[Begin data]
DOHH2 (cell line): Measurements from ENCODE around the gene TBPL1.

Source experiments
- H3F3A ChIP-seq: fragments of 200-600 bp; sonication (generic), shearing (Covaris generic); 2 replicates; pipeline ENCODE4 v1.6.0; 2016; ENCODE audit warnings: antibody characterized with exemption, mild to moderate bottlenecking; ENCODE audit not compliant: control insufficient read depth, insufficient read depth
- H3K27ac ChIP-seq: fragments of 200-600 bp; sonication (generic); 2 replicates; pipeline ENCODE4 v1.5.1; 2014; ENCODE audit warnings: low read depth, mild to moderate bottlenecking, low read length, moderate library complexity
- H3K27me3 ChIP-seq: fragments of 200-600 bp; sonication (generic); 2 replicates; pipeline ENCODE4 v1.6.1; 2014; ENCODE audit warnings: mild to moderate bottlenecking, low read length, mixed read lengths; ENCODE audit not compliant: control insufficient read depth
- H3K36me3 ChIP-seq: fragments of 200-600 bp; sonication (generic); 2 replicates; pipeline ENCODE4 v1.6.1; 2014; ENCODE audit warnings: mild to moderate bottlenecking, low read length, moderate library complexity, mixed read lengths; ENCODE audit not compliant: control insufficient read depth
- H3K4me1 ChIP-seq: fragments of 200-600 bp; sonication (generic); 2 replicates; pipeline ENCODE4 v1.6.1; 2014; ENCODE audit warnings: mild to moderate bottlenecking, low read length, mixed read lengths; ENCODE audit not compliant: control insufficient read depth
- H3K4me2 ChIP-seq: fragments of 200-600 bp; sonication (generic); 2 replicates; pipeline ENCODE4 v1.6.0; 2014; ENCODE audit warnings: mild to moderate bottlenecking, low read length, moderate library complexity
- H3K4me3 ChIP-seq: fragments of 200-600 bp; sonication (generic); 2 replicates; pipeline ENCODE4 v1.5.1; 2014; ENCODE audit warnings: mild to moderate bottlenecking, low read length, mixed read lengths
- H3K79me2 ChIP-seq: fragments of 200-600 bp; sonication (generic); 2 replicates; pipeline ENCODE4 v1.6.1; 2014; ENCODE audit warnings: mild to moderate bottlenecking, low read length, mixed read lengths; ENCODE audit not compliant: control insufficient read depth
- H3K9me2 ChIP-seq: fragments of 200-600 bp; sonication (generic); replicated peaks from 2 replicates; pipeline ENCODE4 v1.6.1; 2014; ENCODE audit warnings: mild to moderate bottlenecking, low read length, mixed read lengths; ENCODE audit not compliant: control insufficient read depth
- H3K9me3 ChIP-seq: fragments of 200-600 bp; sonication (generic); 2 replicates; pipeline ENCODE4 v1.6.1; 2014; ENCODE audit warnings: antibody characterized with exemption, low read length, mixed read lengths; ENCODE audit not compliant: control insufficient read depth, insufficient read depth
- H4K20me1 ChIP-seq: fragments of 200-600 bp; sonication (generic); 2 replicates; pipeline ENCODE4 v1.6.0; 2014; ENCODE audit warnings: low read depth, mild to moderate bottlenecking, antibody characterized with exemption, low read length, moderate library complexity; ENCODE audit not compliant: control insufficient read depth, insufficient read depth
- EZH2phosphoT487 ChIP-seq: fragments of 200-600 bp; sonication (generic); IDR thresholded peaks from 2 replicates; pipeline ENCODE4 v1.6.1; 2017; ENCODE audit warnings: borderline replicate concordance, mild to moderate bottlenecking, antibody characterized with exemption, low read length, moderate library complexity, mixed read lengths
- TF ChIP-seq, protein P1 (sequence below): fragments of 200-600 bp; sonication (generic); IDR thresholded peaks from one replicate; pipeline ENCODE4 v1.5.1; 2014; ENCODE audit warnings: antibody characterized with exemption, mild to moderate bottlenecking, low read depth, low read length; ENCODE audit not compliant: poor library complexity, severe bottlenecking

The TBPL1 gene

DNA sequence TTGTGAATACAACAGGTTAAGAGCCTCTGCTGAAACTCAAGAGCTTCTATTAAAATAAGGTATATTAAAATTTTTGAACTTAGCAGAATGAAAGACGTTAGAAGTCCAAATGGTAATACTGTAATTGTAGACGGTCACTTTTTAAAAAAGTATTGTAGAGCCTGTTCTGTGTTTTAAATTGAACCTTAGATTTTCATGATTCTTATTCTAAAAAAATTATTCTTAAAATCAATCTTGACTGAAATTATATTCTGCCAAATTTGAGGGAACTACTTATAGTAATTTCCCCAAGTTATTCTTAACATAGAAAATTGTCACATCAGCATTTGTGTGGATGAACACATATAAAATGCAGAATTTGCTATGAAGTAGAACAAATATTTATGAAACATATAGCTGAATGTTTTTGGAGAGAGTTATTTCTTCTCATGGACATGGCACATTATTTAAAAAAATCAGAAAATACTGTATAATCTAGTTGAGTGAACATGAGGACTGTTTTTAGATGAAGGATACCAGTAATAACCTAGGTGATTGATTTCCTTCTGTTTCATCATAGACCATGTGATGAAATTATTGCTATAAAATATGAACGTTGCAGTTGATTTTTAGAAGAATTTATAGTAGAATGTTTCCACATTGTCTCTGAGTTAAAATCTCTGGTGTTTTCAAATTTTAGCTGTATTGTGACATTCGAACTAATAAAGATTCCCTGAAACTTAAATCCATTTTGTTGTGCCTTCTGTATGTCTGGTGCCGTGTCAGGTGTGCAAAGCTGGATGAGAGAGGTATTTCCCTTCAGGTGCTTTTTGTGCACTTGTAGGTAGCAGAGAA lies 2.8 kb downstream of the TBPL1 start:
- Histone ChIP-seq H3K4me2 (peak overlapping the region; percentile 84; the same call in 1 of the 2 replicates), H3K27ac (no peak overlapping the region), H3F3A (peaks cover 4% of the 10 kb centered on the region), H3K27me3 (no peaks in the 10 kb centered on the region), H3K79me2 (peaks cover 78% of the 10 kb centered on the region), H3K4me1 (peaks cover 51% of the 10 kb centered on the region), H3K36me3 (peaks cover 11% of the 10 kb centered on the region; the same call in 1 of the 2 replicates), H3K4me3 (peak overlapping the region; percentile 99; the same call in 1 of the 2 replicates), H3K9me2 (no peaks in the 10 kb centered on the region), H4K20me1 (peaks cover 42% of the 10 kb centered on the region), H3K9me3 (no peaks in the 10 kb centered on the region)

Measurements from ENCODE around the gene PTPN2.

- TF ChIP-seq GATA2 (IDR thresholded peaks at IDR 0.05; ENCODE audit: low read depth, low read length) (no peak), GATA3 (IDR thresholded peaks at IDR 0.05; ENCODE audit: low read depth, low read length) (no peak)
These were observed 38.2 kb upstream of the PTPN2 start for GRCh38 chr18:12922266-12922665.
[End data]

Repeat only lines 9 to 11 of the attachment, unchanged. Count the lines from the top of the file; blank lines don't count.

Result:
- H3K4me3 ChIP-seq: fragments of 200-600 bp; sonication (generic); 2 replicates; pipeline ENCODE4 v1.5.1; 2014; ENCODE audit warnings: mild to moderate bottlenecking, low read length, mixed read lengths
- H3K79me2 ChIP-seq: fragments of 200-600 bp; sonication (generic); 2 replicates; pipeline ENCODE4 v1.6.1; 2014; ENCODE audit warnings: mild to moderate bottlenecking, low read length, mixed read lengths; ENCODE audit not compliant: control insufficient read depth
- H3K9me2 ChIP-seq: fragments of 200-600 bp; sonication (generic); replicated peaks from 2 replicates; pipeline ENCODE4 v1.6.1; 2014; ENCODE audit warnings: mild to moderate bottlenecking, low read length, mixed read lengths; ENCODE audit not compliant: control insufficient read depth